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Rogozin Vows to Protect Russians in Transdnestr Just Like in Crimea

Published: May 12, 2014 (Issue # 1809)



  • Deputy Prime Minister Dmitry Rogozin.
    Photo: Wikimedia Commons

Deputy Prime Minister Dmitry Rogozin on Friday attended the Victory Day parade in Tiraspol, the capital of Moldova's self-proclaimed Transdnestr republic, and left with more than 30,000 signatures from locals demanding unification with Russia.

The visit coincided with President Vladimir Putin's appearance in Crimea annexed to Russia after a similar collection of signatures and came shortly before several referendums on secession from Kiev were held in various cities in eastern Ukraine on Sunday.

Rogozin's visit, perhaps a nod to members of the Transdnestr parliament who in March asked Russia's State Duma to annex the breakaway republic, was seen by some analysts as a sign of Russia trying to retain influence.

"What Putin wants to do is to create an additional source of tension in this area, which will preserve Russia's influence there," said Alexander Morozov, a Moscow-based political scientist.

"The same is true for Ukraine's east, so we should be aware of this scenario," he said in a phone interview.

Echoing comments made by Putin himself ahead of the annexation of Crimea, Rogozin spoke out on behalf of protecting the Transdnestrian population.

"Russia, as a guarantor of peace and stability on the Dnestr river, will do everything to prevent the isolation of Transdnestr," Rogozin said Friday.

"We are not only observing this situation as things develop we can take necessary steps," he said, Itar-Tass reported.

Both governments in Kiev and Chisinau expressed their discontent with Rogozin's visit, with the former keeping him out of its airspace and the latter searching his plane.

On the way to Moldova, Rogozin had to fly via Bulgaria and Romania in order to avoid Ukraine's airspace, since he is included on the list of Russian officials blacklisted by the U.S. and the European Union over the Ukraine crisis.

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ALL ABOUT TOWN

Thursday, Aug. 28


Learn more about the citys upcoming municipal elections during the presentation of the project Road Map for the Municipal Elections being presented this evening in the conference hall on the third floor of Biblioteka at 21 Nevsky Prospekt. Steve Kaddins, a coordinator for Beautiful St. Petersburg, which gives residents an online forum to lodge complaints about infrastructure problems in the city, will be on hand to answer any questions. The meeting starts at 7 p.m. and is open to all.



Friday, Aug. 29


Park Pobedy will feature the sights and sounds of the world outside of Russia during the Open Art International Festival today. Taste foreign cuisine, learn how to make tea like the Chinese or relax in a hammock during the free event. Although entrance is free, you must register beforehand if you wish to attend.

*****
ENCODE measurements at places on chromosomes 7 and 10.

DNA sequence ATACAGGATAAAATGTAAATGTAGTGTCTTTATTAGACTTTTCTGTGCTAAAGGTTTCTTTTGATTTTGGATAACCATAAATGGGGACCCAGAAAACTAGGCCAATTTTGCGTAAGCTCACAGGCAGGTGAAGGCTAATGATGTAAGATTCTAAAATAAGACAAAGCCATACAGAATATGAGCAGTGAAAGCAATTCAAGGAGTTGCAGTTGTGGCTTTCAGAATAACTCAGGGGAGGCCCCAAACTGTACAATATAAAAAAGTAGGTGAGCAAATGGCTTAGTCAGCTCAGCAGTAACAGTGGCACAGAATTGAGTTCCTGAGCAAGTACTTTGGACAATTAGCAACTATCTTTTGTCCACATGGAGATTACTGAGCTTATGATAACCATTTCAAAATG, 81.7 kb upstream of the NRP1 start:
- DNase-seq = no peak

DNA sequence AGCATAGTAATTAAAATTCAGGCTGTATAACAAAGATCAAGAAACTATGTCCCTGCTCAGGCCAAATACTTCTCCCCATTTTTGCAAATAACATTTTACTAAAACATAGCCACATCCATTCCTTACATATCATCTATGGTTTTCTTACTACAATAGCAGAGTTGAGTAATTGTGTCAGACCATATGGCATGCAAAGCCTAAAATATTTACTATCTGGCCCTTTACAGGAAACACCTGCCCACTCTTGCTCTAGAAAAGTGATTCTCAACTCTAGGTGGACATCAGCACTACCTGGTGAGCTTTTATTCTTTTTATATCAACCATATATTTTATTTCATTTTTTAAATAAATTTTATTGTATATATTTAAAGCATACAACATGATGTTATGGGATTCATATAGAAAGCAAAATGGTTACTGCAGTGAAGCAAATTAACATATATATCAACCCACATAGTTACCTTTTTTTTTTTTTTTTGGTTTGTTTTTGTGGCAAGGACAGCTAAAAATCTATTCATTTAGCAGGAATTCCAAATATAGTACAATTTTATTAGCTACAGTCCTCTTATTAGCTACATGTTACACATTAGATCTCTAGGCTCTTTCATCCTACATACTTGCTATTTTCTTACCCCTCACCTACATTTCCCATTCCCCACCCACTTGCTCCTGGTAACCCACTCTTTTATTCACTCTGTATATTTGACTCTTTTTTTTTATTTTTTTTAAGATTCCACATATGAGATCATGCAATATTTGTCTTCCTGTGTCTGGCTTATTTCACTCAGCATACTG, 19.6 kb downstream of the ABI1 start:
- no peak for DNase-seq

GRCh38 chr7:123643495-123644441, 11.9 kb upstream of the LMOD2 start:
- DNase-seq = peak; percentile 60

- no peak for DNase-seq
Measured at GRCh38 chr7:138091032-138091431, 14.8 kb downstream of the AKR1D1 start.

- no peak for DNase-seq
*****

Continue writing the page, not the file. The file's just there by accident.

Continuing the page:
Saturday, Aug. 30


Break out the tweed and channel your inner Englishman during the English Hunt Picnic this afternoon organized by the Bagmut stables from Krasny Bor in the Leningrad Oblast. Equestrian stunts, English archery and classic hunting fashion will all be available to visitors hoping to live like the characters in Downton Abbey if only for a day. Tickets for the event cost 7,900 rubles ($219.40).


Bookworms will have their chance to swap out well-read classics for something new for their bookshelves at Knigovorot, a free book exchange that will be held in the Yusupov Garden on Sadovaya Ulitsa today. Come for the chance to get a new book or take the opportunity to discuss the literary merits of your favorite authors with fellow fans.



Sunday, Aug. 31


The Neva Delta International Blues Festival wraps up this afternoon on Vasilevsky Island with a concert featuring not only some of Russias best blues bands but international stars as well. Admission is free for all three days of the festival, which begins on Aug. 29, and the shows starting at 5 p.m. each day.



Monday, Sept. 1


Today marks the beginning of Lermontov-Fest, a fall festival celebrating the life of one of Russias most remarkable poets who, in a fate eerily similar to Pushkins, was killed in a duel at the age of 26. Organized by the Lermontov Library System, the next several months will see art exhibitions, concerts and public lectures focusing on the Lermontovs short yet prolific career. Check the Lermontov Library Systems website for more details.



Tuesday, Sept. 2


Join expats and practice your Russian during the Russian Clubs weekly meetings every Tuesday night at 7:30 p.m. The club is free to participate in although you need to be a registered member of Couchsurfing.



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